We all enjoy the random Facebook videos that pop up on our news feeds: they autoplay, they're easy to share, and they probably already have about 8 million views by the time you've seen it. But unless you know a little more about the world of online video, you probably don't realise that the page that posted that video probably nicked it from somewhere else.
"Freebooting" is the practice of taking someone else's content from somewhere on the internet, and posting it to one's own social accounts without any appropriate sourcing. It could be anything from photos, Tweets, funny text posts... but some of the worst victims are Vines and YouTube videos.
CREATORS: If you see a fellow creator posting a freebooted video on Facebook, don't let that shit go. Even if they're more popular than you.— Logan Rapp (@Loganchance) August 27, 2015
Freebooted videos that are going viral on their original locations are being routinely downloaded and reposted by large Facebook pages of content sites known for posting "random funny stuff", and the original uploader loses out on potentially millions of views and subsequent ad revenue. Fortunately, Facebook are finally cracking down on it.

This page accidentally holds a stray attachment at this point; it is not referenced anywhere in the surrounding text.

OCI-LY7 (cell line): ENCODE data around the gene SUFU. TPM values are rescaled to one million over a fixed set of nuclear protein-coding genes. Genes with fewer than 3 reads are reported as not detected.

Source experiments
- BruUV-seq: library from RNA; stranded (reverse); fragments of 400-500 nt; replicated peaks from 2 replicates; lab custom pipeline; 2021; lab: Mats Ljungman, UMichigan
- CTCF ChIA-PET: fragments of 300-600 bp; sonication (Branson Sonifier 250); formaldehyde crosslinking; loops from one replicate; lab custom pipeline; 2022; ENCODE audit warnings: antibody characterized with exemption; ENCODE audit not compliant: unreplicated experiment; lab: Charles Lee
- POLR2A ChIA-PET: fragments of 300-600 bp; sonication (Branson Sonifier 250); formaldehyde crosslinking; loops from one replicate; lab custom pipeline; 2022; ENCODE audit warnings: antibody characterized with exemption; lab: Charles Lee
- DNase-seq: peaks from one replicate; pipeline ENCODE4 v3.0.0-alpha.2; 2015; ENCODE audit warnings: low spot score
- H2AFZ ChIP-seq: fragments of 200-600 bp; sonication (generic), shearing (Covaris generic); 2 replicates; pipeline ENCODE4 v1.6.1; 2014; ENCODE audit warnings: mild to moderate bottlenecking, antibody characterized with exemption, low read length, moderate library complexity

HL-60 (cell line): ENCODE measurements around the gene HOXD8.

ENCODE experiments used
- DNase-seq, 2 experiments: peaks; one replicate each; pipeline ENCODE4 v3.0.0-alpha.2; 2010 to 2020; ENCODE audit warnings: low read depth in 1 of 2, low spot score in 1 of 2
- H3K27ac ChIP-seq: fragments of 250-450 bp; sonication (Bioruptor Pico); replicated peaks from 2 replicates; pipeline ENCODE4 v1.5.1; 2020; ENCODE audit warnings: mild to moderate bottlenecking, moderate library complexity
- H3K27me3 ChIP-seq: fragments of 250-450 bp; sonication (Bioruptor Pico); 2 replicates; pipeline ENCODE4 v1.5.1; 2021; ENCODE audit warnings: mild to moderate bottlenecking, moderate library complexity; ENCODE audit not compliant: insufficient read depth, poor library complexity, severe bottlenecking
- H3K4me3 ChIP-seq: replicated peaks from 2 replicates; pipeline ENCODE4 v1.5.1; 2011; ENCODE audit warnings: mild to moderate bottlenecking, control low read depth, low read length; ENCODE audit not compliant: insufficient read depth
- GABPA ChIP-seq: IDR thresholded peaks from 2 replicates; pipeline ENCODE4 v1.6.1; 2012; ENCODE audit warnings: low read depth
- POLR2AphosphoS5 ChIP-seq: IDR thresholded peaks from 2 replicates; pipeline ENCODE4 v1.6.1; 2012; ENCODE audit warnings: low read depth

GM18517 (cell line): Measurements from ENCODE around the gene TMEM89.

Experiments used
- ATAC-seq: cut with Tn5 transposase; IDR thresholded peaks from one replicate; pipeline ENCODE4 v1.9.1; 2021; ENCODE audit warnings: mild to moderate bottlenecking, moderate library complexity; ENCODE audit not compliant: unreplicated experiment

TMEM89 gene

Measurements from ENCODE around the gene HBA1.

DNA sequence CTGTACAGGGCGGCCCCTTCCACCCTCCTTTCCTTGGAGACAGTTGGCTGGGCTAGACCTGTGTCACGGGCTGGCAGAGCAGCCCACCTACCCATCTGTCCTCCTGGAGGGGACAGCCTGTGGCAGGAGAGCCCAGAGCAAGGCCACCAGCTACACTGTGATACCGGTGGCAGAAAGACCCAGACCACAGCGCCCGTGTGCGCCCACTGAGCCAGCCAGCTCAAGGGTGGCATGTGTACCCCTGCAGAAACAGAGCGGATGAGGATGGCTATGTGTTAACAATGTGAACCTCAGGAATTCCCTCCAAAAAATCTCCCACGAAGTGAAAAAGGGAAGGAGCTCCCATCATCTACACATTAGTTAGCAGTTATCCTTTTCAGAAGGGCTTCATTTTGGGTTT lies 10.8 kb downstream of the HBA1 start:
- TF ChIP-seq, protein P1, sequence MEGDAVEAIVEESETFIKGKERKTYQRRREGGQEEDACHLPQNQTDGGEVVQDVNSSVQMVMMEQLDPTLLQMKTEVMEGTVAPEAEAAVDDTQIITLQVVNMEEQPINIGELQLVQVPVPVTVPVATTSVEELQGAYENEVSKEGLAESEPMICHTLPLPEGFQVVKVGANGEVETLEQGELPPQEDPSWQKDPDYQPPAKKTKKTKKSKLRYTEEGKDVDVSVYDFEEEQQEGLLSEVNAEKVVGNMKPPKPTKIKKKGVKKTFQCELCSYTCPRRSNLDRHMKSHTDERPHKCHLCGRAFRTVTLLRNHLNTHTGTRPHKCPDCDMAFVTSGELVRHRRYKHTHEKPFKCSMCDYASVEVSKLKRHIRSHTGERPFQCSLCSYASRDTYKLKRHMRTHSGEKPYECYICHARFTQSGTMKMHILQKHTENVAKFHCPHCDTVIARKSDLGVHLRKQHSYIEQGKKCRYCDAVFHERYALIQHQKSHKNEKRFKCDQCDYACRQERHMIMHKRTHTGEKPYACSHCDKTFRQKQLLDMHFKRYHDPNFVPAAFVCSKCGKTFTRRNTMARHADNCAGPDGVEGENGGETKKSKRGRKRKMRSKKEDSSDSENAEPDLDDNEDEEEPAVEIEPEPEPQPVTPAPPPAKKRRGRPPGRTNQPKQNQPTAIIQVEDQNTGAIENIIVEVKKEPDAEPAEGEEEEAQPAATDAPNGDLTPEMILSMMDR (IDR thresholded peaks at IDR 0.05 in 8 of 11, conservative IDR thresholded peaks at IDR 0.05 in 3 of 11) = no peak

In a blog post earlier this week, Facebook revealed they are working on a content match system that will be able to identify stolen videos. Working with video and online media companies such as Fullscreen, Jukin Media and ZEFR (names you might recognise from the descriptions of certain viral videos), Facebook hopes to help creators "get credit for the videos that they own".
"Some publishers with particular needs, including creators whose videos have gone viral, have been asking for more tools," they explain. "Our matching tool will evaluate millions of video uploads quickly and accurately, and when matches are surfaced, publishers will be able to report them to us for removal."
So does this mean that all the random funny videos you enjoy on your Facebook feed will suddenly go bye-bye? In many cases yes, sadly; as a popular Facebook page probably stole it, and that's a thing they shouldn't have done. But as Facebook video is becoming increasingly popular and is doing more to attract original creators, hopefully the great videos that you do see and share in the future will be coming from the people who actually made them in the first place.